Commentary on Philippians, 3:7-9 (Defining Faith)

Scripture quotations are from the English Majority Text Version (EMTV) unless noted otherwise. 

Philippians 3:7-9

3:7 But such things as were gain to me, these I have considered loss for the sake of Christ.
3:8 More than that I also consider all things to be loss, on account of the surpassing worth of the knowledge of Christ Jesus my Lord, for whom I have sustained the loss of all things, and I consider them to be rubbish, in order that I may gain Christ,

In verses 4-6, Paul made the case for himself that if anyone had reason to have confidence in the flesh (as the legalistic Judaizers had), it was he, for he was not only circumcised and of the nation of Israel, but he was “of the tribe of Benjamin, a Hebrew of Hebrews; as to the law, a Pharisee; as to zeal, persecuting the church; as to righteousness which is in the law, blameless.”

Presenting this list of reasons for having confidence in the flesh was on account of the legalistic Judaizers who infiltrated churches in Paul’s day, who taught that faith in Christ was not enough, but that one also had to adhere to the Law of Moses. Paul was letting the Philippian Christians know that if there was any Jew who understood the gospel of Jesus Christ, it was he. In other words, if following the Law was necessary for salvation, then he above everyone would know, and he above everyone would certainly feel confident in himself as a “faithful Jew.” He liked his chances with God.

However, as one who knew the truth, who had met the risen Savior personally, who had been commissioned by Jesus himself, who had been taught by God Himself through revelation, he was making it clear that all those things that he mentioned about himself are worthless….that it’s only through faith in Christ that one gains salvation.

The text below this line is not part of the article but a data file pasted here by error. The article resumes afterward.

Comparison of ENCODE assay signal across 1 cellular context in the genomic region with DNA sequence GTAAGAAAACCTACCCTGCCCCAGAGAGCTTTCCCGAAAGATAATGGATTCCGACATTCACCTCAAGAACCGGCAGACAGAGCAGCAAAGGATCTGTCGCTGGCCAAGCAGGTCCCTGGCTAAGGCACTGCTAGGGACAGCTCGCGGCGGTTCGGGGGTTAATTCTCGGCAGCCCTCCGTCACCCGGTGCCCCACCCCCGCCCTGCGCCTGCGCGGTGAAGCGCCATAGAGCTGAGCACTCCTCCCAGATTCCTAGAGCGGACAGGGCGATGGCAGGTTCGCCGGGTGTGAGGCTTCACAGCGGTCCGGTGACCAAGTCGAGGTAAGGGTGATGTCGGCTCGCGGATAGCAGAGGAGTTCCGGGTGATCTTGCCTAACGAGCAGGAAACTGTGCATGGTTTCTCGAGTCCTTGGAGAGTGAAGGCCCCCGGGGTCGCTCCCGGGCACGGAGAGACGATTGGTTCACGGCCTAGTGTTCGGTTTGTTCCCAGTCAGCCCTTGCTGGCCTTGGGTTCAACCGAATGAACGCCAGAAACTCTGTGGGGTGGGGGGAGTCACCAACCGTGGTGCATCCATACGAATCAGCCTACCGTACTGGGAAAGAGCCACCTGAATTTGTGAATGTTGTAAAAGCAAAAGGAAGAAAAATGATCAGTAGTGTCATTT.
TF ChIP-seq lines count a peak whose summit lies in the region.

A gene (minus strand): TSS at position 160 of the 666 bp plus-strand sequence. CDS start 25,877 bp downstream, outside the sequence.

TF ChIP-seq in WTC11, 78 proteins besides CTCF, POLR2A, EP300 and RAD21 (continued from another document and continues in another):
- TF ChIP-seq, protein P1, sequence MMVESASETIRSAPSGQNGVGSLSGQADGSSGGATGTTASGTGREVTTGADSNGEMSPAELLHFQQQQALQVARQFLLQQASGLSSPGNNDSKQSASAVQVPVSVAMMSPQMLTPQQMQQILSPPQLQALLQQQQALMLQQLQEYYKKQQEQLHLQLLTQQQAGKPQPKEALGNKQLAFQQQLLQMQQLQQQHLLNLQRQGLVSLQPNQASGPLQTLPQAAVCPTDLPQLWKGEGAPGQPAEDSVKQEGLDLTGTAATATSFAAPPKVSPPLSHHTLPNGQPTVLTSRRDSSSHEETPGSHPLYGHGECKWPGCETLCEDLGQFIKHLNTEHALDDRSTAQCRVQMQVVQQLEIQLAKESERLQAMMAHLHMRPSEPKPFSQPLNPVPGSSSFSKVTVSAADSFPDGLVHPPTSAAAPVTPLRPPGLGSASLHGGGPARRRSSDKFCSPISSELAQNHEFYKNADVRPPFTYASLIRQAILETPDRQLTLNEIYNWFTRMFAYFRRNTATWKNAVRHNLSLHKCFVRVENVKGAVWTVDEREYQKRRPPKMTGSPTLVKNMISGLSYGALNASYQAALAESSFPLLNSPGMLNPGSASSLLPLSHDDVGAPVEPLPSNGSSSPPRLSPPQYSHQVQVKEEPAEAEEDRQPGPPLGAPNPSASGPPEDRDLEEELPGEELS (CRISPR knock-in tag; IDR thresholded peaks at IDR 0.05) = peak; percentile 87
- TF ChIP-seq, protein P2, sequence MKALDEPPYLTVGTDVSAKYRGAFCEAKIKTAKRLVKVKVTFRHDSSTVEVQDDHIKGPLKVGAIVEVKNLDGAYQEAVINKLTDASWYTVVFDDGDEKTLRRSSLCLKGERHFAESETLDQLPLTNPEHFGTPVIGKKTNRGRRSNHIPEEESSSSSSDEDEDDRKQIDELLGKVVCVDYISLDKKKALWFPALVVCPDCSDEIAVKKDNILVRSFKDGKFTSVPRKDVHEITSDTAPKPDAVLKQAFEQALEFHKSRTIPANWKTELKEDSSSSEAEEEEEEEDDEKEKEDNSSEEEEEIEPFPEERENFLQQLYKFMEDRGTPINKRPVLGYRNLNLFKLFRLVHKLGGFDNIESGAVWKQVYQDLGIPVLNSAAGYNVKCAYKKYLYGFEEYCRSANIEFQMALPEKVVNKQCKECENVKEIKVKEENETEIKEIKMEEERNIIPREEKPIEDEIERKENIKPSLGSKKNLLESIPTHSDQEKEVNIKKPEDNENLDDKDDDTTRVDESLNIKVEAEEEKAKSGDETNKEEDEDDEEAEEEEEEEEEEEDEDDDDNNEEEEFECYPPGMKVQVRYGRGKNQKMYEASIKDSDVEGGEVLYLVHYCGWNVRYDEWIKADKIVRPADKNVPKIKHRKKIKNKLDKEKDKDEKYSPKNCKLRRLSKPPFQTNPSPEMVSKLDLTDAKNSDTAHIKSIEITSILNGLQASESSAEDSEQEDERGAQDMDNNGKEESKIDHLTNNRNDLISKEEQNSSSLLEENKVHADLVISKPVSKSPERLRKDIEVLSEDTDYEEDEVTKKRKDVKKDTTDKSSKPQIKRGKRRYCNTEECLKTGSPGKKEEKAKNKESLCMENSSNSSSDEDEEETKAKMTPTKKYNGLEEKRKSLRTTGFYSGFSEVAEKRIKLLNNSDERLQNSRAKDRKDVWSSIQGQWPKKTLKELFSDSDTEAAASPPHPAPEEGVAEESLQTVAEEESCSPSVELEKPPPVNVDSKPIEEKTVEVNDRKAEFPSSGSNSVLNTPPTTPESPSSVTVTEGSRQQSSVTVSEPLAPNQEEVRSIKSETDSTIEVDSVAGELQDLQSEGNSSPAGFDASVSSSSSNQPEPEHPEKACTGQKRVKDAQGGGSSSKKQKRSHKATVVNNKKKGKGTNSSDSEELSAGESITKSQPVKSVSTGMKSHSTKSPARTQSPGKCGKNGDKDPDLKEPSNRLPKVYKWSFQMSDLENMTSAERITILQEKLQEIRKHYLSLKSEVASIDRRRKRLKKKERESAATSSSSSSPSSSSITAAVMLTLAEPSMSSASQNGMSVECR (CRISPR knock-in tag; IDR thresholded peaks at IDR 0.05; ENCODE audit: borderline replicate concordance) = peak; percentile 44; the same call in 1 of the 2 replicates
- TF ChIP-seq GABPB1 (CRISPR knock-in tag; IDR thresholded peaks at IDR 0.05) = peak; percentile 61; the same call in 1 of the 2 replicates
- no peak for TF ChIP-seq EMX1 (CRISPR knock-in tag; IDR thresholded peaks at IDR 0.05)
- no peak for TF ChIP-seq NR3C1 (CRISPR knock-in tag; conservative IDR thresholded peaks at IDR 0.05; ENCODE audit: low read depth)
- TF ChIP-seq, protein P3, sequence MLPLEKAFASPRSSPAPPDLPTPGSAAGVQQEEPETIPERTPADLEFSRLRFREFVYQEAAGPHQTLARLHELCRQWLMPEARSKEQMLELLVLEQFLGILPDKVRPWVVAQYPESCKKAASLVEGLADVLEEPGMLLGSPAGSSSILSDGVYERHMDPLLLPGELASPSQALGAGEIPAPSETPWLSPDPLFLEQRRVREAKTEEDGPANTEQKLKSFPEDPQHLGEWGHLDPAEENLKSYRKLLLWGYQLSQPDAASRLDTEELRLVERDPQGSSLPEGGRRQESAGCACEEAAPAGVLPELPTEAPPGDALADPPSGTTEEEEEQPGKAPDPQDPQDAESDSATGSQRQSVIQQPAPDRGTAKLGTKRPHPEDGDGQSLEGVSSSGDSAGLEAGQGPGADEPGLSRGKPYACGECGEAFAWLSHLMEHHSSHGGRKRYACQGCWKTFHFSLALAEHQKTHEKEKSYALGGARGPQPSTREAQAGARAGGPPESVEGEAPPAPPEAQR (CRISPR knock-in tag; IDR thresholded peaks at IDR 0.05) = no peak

All those things that “were gain” to Paul, he “considered loss for the sake of Christ.” Furthermore, he “considered all things to be loss” that he “may gain Christ.” Everything he relied upon before, he gave up “on account of the surpassing worth of the knowledge of Christ Jesus my Lord.” It was all “rubbish” to him. Those things had no eternal value. They had no power to gain him favor with God.

“in order that I may gain Christ,”

Paul didn’t doubt his salvation. On the contrary, if there was anyone who ever felt secure in their salvation, it was Paul. He was a man who walked intimately with Jesus. He refers to Him as “Christ Jesus my Lord” in verse 8. Thus when Paul says, “that I may gain Christ,” he’s talking about a closer relationship with him, and one that will last for all eternity.

Whatever we gain in Christ in this life, goes with us into eternity. Those who have a close relationship with Jesus in this life, will have one in the next life. Those who don’t have such a close relationship with Jesus in this life, will not have such a close relationship in the next.

Defining Faith

3:9 and be found in Him, not having my own righteousness, which is of the law, but that which is through faith in Christ, the righteousness [which is] of God by faith;

All through Paul’s writings, he makes it clear that it’s only through God’s grace through our faith that one gains salvation. There is nothing within ourselves that has any power to merit favor with God. However, Paul also taught that true faith is a faith that endures:

21 And you, who once were alienated and enemies in your mind by wicked works, yet now He has reconciled
22 in the body of His flesh through death, to present you holy, and blameless, and above reproach before Him—
23 if indeed you continue in the faith, established and firm and not drifting away from the hope of the gospel which you heard, which was proclaimed to all creation under heaven, of which I, Paul, have become a minister.  (Col 1:21-23)

20 That is true. By unbelief they were broken off, but you stand by faith. Do not be arrogant, but fear.